synchronized (dummySync) {
    dummySync.wait();
}

The Solver client

OK, we've got our client stubs and server skeletons generated, we've written Java implementations for the interfaces, and our Solver implementation includes a main() routine that registers a Solver object with a server ORB. Now all we need is a client to use the Solver. Example 3-9 shows a simple client. All it does is create a client ORB, get a reference to the ORB's naming service, and ask it for a reference to the Solver by asking for it by name. The initial reference that we get from the ORB is a generic CORBA Object, which needs to be "narrowed" to get a reference to the actual Solver object reference using the SolverHelper.narrow() method. We had to do the same thing when getting a reference to the NamingContext from the ORB. The SolverHelper interface is generated automatically by the idltojava compiler from the Solver's IDL interface. Once the client has a Solver stub reference, it creates a problem and asks the Solver to solve it. If we're successful, the remote Solver object will receive our request, solve the problem, and return the results to the client.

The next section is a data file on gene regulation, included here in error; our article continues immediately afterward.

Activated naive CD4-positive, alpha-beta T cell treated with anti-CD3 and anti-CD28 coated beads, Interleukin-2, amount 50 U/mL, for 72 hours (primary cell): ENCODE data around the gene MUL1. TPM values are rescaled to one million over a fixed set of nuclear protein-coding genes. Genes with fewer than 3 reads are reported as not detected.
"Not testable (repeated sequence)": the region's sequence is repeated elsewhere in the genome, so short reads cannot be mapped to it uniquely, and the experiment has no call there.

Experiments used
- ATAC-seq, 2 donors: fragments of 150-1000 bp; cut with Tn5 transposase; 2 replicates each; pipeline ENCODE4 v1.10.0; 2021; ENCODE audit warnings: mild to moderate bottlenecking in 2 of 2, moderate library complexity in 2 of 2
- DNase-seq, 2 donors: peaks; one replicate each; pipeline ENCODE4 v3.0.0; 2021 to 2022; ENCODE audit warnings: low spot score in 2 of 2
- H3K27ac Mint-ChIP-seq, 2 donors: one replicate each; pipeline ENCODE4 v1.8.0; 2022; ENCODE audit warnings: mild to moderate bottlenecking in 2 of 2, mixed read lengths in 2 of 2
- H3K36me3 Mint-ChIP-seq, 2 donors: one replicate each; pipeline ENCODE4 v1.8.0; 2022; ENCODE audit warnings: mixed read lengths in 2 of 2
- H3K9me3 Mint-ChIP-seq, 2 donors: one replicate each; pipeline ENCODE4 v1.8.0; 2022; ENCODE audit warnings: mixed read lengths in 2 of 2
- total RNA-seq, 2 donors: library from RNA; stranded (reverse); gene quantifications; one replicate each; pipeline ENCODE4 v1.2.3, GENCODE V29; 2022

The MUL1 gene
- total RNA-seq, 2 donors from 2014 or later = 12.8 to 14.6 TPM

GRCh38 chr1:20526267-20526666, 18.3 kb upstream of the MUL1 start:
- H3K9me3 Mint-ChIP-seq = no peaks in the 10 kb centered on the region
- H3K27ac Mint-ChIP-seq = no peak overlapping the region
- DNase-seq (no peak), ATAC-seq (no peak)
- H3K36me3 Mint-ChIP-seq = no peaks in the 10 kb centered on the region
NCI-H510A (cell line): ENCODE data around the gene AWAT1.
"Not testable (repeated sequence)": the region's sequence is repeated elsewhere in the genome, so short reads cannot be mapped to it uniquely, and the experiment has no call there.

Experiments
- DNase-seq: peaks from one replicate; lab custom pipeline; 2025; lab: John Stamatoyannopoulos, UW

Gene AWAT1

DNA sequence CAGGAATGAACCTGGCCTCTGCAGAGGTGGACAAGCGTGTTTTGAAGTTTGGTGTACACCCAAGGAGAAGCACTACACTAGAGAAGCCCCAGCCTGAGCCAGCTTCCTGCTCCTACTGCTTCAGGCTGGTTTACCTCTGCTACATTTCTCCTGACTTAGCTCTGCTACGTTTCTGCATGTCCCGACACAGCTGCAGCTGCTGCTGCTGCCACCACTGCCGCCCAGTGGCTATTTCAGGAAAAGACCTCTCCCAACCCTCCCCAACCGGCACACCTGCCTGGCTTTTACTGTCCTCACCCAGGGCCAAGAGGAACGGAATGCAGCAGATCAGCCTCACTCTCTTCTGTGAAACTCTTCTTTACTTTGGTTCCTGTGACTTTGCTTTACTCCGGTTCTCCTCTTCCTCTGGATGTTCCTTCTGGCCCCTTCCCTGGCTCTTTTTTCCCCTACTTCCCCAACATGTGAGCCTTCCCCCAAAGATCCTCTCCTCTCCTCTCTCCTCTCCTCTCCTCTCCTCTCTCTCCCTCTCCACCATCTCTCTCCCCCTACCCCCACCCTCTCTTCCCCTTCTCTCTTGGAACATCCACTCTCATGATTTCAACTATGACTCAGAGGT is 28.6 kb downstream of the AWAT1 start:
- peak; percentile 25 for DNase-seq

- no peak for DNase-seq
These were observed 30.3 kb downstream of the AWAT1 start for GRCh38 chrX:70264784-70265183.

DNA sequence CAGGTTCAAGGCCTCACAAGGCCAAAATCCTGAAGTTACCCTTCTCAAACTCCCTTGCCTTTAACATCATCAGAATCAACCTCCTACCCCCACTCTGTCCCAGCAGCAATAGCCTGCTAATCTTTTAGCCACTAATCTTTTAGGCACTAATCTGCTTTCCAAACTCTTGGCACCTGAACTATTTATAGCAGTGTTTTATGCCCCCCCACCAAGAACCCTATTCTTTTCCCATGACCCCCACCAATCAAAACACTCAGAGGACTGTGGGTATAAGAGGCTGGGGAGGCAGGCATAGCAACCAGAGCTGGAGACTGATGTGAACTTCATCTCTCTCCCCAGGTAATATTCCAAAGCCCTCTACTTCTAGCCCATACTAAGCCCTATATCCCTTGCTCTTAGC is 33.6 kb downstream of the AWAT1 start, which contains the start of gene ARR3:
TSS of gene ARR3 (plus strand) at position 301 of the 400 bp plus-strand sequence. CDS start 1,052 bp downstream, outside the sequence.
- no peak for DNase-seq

Example 3-9: A Client for the Remote Solver
package DCJ.examples;
 
import org.omg.CORBA.*;
import org.omg.CosNaming.*;
 
public class CORBASolverClient {
  public static void main(String argv[]) {
    try {
      // Create an ORB
      ORB orb = ORB.init(argv, null);
 
      // Get a reference to the Naming Service
      org.omg.CORBA.Object obj =
        orb.resolve_initial_references("NameService");
      NamingContext nc = NamingContextHelper.narrow(obj);
 
      // Get a reference to the Solver on the remote host
      NameComponent comp = new NameComponent("Solver", "");
      NameComponent path[] = {comp};
      org.omg.CORBA.Object sobj = nc.resolve(path);
      Solver solver = SolverHelper.narrow(sobj);
 
      // Make a problem and ask the solver to solve it
      ProblemSet s = new ProblemSetImpl();
      s.setValue(173.39);
      solver.solve(new ProblemSetHolder(s), 1);
 
      // Print out solution
      System.out.println("Problem = " + s.getValue());
      System.out.println("Solution = " + s.getSolution());
    }
    catch (Exception e) {
      System.out.println(e) ;
      e.printStackTrace(System.out);
    }
  }
}

Pulling it all together

At this point, we've got all the Java code for our CORBA Solver and the sample client. To see the system in practice, we have to compile all of the Java code using the javac compiler, and copy the bytecodes to both the server and client hosts. Both hosts will also need to have a Java CORBA implementation available in the form of its class files. On the object implementation server, we need to have a CORBA Naming Service running, which listens to a port for object requests. In the JavaIDL system, we start the Naming Service with a command like the following: